Posted by Annette on November 26, 2018
I started writing Sustainable Lunacy in 2009.
The Four-Hour Workweek had been published on by birthday (of course) two years previous; I’d read it in a single sitting, plopped down right there on the floor of the Barnes & Noble on Colorado Boulevard in Pasadena, California. I had no interest in getting a virtual assistant, creating a product and/or working just four hours a week. Thing is: I love working. For me—a confirmed autotelic personality—work is life and work is play and play is work and life is play and none of it holds any reliable boundaries against the rest.
The promise of Tim’s book was not a workweek I could finish before breakfast on Monday. It was much deeper than that. It was about the myth of the horizon; that I could pull up anchor and puff up my sails without worrying bout falling off the edge of the Earth.
So I did.
I worked for a year to set up a more-or-less reliable cash flow, currying client relationships as a copywriter between producing gigs. I called myself “Location Independent,” coined by Lea Woodward back when the idea still baffled most people. I registered for a business license under a nickname one of my executive producers had given me, back when I was working the music video beat. "Clever Ginger," she'd called me. That'd do.
I’d planned my inaugural trip to be a volunteering mission to work on a project in Mongolia; at the last minute, the slots all filled. (Whew: Back then, I didn’t realize how important wifi was going to be. Dodged a bullet there.) I switched it up for a gig studying lemurs in Madagascar. Whoops! Civil war. Next idea. Finally, I bought a ticket for East London, South Africa, where I planned to work on a wildlife reserve on ZA’s aptly-named Wild Coast.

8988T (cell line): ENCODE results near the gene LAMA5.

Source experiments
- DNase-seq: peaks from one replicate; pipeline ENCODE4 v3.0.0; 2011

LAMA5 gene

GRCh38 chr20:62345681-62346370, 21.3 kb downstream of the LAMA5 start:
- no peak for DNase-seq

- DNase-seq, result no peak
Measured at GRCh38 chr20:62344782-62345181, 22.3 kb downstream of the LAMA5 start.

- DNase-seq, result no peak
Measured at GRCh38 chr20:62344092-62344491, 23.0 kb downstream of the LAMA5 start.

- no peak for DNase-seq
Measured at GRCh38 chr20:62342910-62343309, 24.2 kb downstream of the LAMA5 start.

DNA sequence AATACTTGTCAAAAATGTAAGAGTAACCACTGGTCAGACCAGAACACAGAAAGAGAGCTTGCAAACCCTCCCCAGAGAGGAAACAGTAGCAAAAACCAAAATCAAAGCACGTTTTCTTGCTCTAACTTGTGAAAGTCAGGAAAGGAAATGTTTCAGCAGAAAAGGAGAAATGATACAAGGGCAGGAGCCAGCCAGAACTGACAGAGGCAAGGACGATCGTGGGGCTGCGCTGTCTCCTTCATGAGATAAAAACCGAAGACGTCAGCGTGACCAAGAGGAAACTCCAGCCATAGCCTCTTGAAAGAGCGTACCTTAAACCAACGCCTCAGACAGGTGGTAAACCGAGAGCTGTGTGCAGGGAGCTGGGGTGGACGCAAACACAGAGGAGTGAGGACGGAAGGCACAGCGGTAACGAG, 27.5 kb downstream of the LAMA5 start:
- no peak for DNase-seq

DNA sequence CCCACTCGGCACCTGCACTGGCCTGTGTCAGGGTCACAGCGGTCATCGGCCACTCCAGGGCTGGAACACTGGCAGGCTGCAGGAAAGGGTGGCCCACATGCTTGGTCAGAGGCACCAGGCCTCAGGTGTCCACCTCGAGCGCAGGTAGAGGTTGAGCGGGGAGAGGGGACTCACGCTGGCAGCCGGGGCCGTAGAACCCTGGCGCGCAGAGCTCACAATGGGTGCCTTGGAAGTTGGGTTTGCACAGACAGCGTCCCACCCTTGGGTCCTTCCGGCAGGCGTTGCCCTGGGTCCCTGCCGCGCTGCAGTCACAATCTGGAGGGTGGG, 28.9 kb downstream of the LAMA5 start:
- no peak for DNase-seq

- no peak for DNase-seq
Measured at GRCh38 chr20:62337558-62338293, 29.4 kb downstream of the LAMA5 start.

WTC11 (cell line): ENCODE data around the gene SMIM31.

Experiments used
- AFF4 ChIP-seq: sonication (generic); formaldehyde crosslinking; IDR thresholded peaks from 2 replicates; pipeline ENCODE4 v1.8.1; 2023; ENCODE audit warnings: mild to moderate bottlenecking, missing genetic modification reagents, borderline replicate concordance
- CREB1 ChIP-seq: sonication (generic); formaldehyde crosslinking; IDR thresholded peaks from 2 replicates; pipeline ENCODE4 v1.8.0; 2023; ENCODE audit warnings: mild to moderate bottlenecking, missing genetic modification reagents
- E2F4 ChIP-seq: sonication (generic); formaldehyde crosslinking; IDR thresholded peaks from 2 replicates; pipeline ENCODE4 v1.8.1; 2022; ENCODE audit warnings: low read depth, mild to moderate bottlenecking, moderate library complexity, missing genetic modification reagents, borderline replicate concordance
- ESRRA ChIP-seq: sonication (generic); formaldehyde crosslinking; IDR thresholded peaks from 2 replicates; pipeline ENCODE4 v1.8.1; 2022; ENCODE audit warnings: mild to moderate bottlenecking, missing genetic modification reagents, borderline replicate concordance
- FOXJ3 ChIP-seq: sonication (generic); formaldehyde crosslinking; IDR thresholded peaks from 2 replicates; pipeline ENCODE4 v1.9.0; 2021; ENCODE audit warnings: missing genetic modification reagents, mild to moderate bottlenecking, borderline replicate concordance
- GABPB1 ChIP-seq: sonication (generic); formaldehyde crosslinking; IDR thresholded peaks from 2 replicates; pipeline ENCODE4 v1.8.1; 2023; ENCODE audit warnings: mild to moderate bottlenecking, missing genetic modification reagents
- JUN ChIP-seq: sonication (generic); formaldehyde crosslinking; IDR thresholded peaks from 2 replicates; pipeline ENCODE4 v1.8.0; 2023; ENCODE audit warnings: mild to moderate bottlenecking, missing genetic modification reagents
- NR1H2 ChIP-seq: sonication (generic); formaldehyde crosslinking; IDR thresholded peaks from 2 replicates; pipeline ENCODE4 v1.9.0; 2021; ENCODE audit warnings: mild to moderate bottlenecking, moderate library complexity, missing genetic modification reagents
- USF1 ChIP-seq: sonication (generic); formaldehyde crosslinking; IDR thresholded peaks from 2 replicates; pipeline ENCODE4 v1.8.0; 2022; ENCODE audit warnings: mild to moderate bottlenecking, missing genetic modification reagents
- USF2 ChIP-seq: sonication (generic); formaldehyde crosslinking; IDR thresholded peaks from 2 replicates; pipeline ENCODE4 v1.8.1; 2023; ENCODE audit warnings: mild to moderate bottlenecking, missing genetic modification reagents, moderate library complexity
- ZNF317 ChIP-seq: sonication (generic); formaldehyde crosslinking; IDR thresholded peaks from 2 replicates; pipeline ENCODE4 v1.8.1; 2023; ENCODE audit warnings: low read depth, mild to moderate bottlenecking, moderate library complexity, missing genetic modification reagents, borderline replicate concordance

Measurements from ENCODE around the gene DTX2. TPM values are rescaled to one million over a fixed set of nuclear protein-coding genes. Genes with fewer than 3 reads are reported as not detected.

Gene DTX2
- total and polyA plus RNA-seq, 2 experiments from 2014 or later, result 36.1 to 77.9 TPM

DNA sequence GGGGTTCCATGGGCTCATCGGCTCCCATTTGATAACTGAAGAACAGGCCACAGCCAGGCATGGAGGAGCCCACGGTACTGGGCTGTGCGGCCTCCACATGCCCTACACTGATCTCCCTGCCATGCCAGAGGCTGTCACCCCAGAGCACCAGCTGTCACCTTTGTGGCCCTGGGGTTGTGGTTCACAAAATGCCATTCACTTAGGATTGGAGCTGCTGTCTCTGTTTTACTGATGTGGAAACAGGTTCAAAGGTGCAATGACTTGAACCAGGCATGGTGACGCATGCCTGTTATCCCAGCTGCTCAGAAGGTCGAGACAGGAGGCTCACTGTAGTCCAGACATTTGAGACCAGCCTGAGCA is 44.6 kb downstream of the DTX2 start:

I was terrified of Africa. Honestly, I was terrified of being alone. I was afraid of many, many things.
Jetlagged me enjoying Chintsa Beach on the evening of my first day on the African continent, ever.
I arrived not long after my birthday in 2009, staggering down the steps of the little regional air jet into the blinding sun. I was 28 years old.
I had been traveling extensively since the first weeks of my life. That said, nothing before it had felt like this, I realized, as I fought to operate a janky ATM in a crowded arrivals hall, the insect clicking of Xhosa conversation assaulting me from all sides, knowing that I’d chosen to walk away from my rarified position as an LA producer-type to be, y’know. A writer. Out here.
No more penthouse apartment. No more fancy car. Instead, there would just be growth, and constant change, and the coin of seven different countries in my wallet to try to cobble together a tip.
Trying to make Skype work from a pirated connection in Harare, Zimbabwe. 2009.
I am certain to my core that I have never made a better decision.
The old Annette died that day. She’s unrecognizable to me, honestly. This new one has, in the intervening decade, learned to—quite literally—fly. When I think of what my life would have looked like if I’d stayed in LA, it makes me a little sick. "Out here," the many, many things of which I had been terrified fell away.